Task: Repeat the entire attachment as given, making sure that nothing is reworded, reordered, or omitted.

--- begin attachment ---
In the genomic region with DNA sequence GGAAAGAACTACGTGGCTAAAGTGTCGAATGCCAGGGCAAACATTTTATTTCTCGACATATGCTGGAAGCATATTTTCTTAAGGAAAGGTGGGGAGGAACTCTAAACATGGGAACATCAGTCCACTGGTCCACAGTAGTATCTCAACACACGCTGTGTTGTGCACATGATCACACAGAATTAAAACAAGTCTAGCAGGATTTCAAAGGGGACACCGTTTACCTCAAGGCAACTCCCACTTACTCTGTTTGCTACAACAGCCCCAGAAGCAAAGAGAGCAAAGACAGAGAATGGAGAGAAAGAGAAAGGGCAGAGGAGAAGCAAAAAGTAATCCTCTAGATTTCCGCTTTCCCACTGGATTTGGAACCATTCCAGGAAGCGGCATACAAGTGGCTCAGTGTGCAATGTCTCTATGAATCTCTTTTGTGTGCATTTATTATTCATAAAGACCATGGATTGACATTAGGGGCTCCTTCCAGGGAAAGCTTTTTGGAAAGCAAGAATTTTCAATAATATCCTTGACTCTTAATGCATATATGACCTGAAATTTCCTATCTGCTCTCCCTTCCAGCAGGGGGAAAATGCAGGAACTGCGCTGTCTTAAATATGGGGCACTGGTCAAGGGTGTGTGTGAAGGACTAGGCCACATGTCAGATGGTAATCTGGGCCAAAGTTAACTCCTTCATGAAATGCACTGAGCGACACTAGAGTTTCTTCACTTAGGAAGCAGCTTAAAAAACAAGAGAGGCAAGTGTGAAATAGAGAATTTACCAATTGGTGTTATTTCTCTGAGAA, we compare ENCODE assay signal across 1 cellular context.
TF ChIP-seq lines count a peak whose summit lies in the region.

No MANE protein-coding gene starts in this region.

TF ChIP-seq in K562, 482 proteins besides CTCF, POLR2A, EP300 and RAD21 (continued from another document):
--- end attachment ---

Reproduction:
In the genomic region with DNA sequence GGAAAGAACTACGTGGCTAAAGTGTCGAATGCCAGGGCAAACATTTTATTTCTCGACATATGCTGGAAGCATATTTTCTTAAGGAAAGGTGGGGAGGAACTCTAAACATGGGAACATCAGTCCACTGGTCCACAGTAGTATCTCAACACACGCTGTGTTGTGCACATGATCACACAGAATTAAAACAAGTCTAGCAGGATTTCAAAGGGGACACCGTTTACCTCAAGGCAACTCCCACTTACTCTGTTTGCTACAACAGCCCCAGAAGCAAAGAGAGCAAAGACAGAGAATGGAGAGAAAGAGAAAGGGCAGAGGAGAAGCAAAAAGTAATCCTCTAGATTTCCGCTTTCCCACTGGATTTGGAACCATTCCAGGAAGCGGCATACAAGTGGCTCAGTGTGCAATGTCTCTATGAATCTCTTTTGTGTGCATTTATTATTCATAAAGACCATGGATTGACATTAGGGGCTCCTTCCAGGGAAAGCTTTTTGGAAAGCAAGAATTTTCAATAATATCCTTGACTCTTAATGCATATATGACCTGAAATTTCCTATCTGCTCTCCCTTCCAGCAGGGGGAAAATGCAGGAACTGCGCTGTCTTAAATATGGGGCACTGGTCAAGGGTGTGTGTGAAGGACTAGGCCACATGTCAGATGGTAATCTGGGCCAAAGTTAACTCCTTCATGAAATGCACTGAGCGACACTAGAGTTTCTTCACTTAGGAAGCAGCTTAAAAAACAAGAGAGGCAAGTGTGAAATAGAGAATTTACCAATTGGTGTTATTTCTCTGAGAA, we compare ENCODE assay signal across 1 cellular context.
TF ChIP-seq lines count a peak whose summit lies in the region.

No MANE protein-coding gene starts in this region.

TF ChIP-seq in K562, 482 proteins besides CTCF, POLR2A, EP300 and RAD21 (continued from another document):